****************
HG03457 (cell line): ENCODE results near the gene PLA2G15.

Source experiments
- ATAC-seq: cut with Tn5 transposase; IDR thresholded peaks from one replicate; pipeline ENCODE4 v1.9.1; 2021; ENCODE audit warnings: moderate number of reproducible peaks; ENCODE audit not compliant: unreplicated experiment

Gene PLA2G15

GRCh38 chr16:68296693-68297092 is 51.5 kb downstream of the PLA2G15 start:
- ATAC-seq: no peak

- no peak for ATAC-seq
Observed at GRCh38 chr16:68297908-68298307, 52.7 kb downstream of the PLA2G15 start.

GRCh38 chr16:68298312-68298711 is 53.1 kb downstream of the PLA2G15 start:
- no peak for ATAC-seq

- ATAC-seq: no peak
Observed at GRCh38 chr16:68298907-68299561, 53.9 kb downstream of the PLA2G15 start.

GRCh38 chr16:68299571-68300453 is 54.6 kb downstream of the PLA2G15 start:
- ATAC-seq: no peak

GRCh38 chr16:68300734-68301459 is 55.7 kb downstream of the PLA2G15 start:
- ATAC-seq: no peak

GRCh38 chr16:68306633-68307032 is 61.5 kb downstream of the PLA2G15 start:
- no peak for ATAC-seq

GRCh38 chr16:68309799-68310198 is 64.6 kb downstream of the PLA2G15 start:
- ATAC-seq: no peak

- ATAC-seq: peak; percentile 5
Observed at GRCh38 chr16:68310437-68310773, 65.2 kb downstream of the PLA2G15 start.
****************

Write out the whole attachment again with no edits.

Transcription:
HG03457 (cell line): ENCODE results near the gene PLA2G15.

Source experiments
- ATAC-seq: cut with Tn5 transposase; IDR thresholded peaks from one replicate; pipeline ENCODE4 v1.9.1; 2021; ENCODE audit warnings: moderate number of reproducible peaks; ENCODE audit not compliant: unreplicated experiment

Gene PLA2G15

GRCh38 chr16:68296693-68297092 is 51.5 kb downstream of the PLA2G15 start:
- ATAC-seq: no peak

- no peak for ATAC-seq
Observed at GRCh38 chr16:68297908-68298307, 52.7 kb downstream of the PLA2G15 start.

GRCh38 chr16:68298312-68298711 is 53.1 kb downstream of the PLA2G15 start:
- no peak for ATAC-seq

- ATAC-seq: no peak
Observed at GRCh38 chr16:68298907-68299561, 53.9 kb downstream of the PLA2G15 start.

GRCh38 chr16:68299571-68300453 is 54.6 kb downstream of the PLA2G15 start:
- ATAC-seq: no peak

GRCh38 chr16:68300734-68301459 is 55.7 kb downstream of the PLA2G15 start:
- ATAC-seq: no peak

GRCh38 chr16:68306633-68307032 is 61.5 kb downstream of the PLA2G15 start:
- no peak for ATAC-seq

GRCh38 chr16:68309799-68310198 is 64.6 kb downstream of the PLA2G15 start:
- ATAC-seq: no peak

- ATAC-seq: peak; percentile 5
Observed at GRCh38 chr16:68310437-68310773, 65.2 kb downstream of the PLA2G15 start.